You’ve heard that breakfast is the most important meal of the day, but why is it an essential way to kick-start your day? For starters, breakfast helps you refuel, providing energy for your brain to focus and body to run efficiently, says Lisa Andrews, RD and owner of Sound Bites Nutrition. Even more, a healthy breakfast can boost metabolism and help manage your weight better. Before you reach for a box of Pop-Tarts, check out this list of breakfast dos and don’ts.

Do fill up with fiber. Start your day with foods that will satisfy you for longer and prevent daylong grazing. High-fiber foods include oatmeal, whole-wheat toast, a bran muffin and fresh fruit.

Do avoid refined carbs and high-processed meats. Pastries, donuts, granola bars, bagels and breads made with white flour all pack on pounds with no nutritional benefits. Other breakfast food criminals include fatty “meats,” such as bacon, sausage and goetta, which introduce unnecessary fat, sodium, calories and chemicals into your diet.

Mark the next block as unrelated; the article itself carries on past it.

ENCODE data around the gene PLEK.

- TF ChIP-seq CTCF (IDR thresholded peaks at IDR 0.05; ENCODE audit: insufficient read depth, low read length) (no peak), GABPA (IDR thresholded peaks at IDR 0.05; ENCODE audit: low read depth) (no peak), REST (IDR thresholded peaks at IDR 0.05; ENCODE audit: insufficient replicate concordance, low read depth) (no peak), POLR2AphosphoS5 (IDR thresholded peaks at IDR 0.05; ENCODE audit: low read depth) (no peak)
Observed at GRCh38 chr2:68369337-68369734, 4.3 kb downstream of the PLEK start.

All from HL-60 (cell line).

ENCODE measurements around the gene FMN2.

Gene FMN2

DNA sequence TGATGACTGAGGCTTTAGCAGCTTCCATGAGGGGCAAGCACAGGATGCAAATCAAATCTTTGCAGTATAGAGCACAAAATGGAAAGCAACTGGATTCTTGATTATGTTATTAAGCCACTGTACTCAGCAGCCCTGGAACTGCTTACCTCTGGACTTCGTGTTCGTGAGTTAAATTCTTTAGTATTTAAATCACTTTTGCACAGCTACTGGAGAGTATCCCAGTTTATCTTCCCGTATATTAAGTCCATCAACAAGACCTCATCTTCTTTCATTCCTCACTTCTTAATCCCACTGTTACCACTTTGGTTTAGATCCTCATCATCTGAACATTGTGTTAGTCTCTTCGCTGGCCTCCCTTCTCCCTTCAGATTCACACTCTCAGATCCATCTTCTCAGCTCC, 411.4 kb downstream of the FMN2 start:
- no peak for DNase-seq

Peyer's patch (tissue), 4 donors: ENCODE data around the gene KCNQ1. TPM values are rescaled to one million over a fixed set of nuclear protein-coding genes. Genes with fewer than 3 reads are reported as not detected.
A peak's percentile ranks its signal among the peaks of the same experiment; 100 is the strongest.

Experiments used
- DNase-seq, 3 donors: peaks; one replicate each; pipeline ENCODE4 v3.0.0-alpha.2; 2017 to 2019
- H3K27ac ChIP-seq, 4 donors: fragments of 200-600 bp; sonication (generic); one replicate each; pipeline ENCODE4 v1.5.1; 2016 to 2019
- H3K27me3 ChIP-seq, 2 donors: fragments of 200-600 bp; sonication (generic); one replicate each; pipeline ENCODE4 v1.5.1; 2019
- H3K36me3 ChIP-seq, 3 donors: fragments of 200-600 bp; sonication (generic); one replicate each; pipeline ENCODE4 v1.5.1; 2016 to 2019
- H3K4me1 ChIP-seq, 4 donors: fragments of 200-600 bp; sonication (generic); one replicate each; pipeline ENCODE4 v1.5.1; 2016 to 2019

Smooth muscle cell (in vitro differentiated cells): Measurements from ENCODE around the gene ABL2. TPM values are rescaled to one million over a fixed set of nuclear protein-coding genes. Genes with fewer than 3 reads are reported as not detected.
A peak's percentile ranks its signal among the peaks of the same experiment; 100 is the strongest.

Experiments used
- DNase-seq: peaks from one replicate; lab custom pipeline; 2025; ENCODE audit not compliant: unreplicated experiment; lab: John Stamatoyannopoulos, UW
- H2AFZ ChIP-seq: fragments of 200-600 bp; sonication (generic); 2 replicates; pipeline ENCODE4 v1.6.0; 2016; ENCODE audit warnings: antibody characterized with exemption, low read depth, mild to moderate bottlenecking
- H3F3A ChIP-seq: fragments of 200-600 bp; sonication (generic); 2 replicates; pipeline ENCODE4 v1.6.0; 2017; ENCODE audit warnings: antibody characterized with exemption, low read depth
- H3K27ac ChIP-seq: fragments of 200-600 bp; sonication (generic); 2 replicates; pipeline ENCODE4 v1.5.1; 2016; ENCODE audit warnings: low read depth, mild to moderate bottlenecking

Do include beneficial beverages. Water is a must for breakfast, since you likely haven’t hydrated during your sleep. Plus, it will give your metabolism a little boost. If you prefer some flavor, squeeze in a fresh lemon, which also brings a healthy dose of vitamin C. Coffee or caffeinated tea are also good to sip on, says Andrews. They boost metabolism and increase alertness. To keep the health benefits, avoid creamer and choose skim or 1 percent milk for added calcium and protein.

Don’t drink your breakfast. Smoothies can be loaded up with healthy fruits and vegetables, but don’t rely too heavily on them to start your day. “Solid food provides more satiety between meals,” says Andrews. The act of chewing, she says, provides a feeling of fullness, preventing you from over-indulging.

Don’t forget portion control. Incorrect portion sizes can turn a healthy meal into a high-calorie diet buster. According to Andrews, appropriate portion sizes for breakfast meals are:

  • Oatmeal: 1/2 cup, cooked
  • Eggs: 2 eggs (the American Heart Association no longer places limits on egg consumption)
  • Bread: 1 slice (which equals 1 ounce)
  • Yogurt: 6 to 8 ounces
  • Fruit: 1 cup (your daily intake should be 2 cups)

Don’t forget the powerful duo. Combining protein with complex carbohydrates will provide the ultimate energy boost, while keeping you full for longer. Some easy meal options from Andrews are:

  • Oatmeal with chopped nuts and cinnamon (which has been found to aid in blood sugar regulation)
  • Natural peanut butter on a whole-wheat English muffin or whole-grain toast
  • Scrambled eggs and low-fat cheese with spinach or salsa in a whole-wheat pita
  • Fresh fruit and Greek or plain yogurt and eggs